As to the long vs short guide pins. First, I want to replace them due to the hex drive ends being damaged/stripped from previous people working on them. And second, to make the clean up job a little easier (I'd rather replace them than deal with more of the goo). Third, I already have several of the longer pins on hand as a result of them being what is in stock every time I go to buy some. So hopefully someone can tell me WHY the longer ones should not be used in place of the shorter ones. Sorry, but just saying "they are better that way" really does not help. How will having a little extra sticking out of the back (the end that is exposed, where the wrench fits) affect any thing? The sleeves will be the same, and everything from that point forward will be the same. It will only be the bit outside that's extra. I can't see where this will make any difference on their function. But maybe I'm missing something?

      Thanks for all input, Jeff

    7. Member mokoosh's Avatar
      Join Date
      May 26th, 2009
      Location
      2/5 of the Way from San-Fran to Port-Land
      Posts
      594
      Vehicles
      82 Rabbit Pickup 1.9D, 82 Jetta 1.9D, 06 MK4 Golf TDI, 2 81 Diesel Sandstone Caddys, 80 5DR
      05-19-2019 09:57 AM #5
      If I remember correctly, I ended up using all long pins last time. I certainly remember having the same thoughts and I don't see any reason not to use them except possible exposure to the elements if they stick out past the rubber boot. Seems like the main issue is keeping them greased up and sliding smoothly. I think sticky pins often get diagnosed as a bad caliper.
      Quote Originally Posted by rabbitnothopper View Post
      facebook...pfft. vwvortex baby!

      The NONSMKR

      perpetual online swap-meet(V2.2 FS: Early Rabbit Tails)

    8. Yesterday 01:49 PM #6
      Here is my thought on the extra portion of the long pins being exposed.

      Normally using the regular length of pins (i.e. short and long), when the pads are new the rubber sleeve covers all but the very end of the pins as you said. Then as the pads wear and the two halves of the caliper gradually migrate closer together, the pins will be exposed more and more out of the rubber. So eventually some of it will be exposed anyway. And that exposed portion will not go back into the rubber sleeve until new pads are installed to move the caliper halves back away from one another. I think that is one good reason for replacing the pins when new pads are installed, if that exposed portion became corroded.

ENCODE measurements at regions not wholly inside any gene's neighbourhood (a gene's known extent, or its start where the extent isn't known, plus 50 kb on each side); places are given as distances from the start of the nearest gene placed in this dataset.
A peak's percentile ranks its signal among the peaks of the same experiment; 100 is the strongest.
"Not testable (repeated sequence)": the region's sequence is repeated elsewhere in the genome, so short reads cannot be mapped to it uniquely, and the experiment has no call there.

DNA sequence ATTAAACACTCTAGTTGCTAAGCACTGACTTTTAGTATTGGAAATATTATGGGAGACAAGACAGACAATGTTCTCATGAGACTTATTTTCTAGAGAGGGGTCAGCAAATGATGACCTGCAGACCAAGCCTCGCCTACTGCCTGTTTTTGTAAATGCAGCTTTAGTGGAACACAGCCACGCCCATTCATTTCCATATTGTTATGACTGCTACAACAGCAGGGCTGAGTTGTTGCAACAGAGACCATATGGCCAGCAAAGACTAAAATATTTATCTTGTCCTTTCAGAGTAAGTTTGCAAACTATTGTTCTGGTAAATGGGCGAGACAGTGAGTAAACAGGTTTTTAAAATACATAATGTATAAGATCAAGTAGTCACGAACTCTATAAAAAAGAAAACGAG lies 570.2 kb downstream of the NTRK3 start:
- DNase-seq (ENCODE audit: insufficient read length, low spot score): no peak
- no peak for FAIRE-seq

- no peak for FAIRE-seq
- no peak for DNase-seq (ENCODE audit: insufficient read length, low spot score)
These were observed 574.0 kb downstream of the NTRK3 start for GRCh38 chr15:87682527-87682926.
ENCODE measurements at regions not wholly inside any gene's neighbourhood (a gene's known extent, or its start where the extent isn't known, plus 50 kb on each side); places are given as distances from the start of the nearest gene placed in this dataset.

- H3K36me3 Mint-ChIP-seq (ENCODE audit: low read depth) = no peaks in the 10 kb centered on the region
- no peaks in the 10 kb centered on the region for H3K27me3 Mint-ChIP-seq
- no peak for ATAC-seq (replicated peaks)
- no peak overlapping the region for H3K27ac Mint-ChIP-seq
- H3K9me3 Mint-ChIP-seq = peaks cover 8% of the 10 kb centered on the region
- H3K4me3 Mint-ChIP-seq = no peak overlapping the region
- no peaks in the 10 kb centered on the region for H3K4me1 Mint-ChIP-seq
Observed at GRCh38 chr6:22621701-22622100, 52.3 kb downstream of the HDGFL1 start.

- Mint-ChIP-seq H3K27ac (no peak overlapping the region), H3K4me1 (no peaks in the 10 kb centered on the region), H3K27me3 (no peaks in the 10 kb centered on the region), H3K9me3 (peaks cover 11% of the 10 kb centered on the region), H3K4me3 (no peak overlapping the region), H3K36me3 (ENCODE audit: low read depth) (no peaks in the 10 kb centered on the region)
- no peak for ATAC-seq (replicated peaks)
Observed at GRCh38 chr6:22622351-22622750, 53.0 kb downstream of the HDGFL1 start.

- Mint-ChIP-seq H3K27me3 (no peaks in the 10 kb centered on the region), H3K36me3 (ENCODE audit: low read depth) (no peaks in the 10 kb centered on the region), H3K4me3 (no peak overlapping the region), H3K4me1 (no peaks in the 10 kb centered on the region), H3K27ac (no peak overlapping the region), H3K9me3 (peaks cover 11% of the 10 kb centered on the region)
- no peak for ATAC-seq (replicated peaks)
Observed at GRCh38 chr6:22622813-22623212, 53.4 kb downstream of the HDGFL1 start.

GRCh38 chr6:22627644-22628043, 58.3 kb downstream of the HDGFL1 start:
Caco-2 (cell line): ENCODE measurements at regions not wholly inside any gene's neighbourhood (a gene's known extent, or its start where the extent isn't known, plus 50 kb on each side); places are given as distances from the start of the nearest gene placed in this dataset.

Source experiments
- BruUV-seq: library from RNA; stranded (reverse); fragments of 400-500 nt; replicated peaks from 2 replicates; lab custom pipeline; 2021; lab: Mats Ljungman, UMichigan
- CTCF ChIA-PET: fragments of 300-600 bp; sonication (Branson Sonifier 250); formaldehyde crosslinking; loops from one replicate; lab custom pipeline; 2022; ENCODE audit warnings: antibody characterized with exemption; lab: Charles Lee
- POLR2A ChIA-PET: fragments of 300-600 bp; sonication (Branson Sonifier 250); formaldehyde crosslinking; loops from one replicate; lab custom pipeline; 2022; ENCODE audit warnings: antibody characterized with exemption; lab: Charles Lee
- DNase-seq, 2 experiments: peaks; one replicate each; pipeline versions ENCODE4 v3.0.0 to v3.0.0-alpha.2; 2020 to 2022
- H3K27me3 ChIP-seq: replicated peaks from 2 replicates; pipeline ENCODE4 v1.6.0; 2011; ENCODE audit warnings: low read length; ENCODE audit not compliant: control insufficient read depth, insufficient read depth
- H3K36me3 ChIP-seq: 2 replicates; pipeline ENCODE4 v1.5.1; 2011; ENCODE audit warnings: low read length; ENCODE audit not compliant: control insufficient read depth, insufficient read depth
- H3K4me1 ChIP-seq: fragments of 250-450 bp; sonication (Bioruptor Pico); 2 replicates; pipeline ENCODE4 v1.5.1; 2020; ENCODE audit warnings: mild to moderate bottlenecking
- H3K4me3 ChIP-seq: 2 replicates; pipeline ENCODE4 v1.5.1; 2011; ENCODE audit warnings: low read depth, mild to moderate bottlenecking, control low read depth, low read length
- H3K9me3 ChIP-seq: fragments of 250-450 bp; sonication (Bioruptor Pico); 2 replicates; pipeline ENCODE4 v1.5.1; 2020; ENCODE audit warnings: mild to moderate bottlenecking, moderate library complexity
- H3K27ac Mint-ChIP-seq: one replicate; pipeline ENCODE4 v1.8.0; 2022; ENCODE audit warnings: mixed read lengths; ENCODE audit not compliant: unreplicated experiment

In the case of using the longer pins in place of the normally shorter ones. Even when the pads are new, there will be more exposed area outside of the rubber sleeve as you stated. But as the pads wear that portion of the pin only migrates further out of the rubber - not inside of it. So even if it gets corroded it will not matter. It might make them more in need of replacement the next time the brakes are redone, but as I mentioned that may be the case anyway because even the normal length pins get exposed eventually.

      As for the pins moving back INTO the rubber sleeve. Yes it does slightly when the caliper "floats" during usage. But only within the rear most portion of the rubber sleeve's extension that is beyond the caliper. The pin never actually travels far enough in that direction for the exposed end of it to make contact with the actual "sliding" surface portion. So in the event the exposed part of the pin eventually becomes corroded it will not matter, it just moves around in the non-critical area of the rubber. That is the reason for the rubber sleeve to extend that far out in the first place.

      Furthermore, in my case I am located in a extremely dry climate where corrosion is very limited. And I rarely drive this vehicle so one set of new brake pads will likely last the life of it (at least as long as I own it). So I'm really not too concerned about the exposed end of the pins getting corroded or having to replace them often. But I realize that is somewhat unique to my situation. What I am concerned about is if using the longer pins in the short position will cause any other problems. I cannot think of any but maybe someone else can?

      This is my understanding anyway. Please add more insight to something I've missed or am wrong about.
      Thanks, Jeff

    Similar Threads

    1. Caliper Rebuild Question
      By talguy in forum Brakes
      Replies: 2
      Last Post: 11-11-2014, 11:01 AM
    2. Replies: 3
      Last Post: 04-14-2014, 02:42 AM
    3. Caliper Rebuild Question
      By loligagger in forum Brakes
      Replies: 2
      Last Post: 07-10-2012, 02:36 PM
    4. Wilwood caliper rebuild questions
      By Mr Black in forum Brakes
      Replies: 4
      Last Post: 10-15-2003, 06:20 PM
    5. Replies: 4
      Last Post: 04-20-2003, 02:31 PM

    Posting Permissions

    • You may not post new threads
    • You may not post replies
    • You may not post attachments
    • You may not edit your posts
    •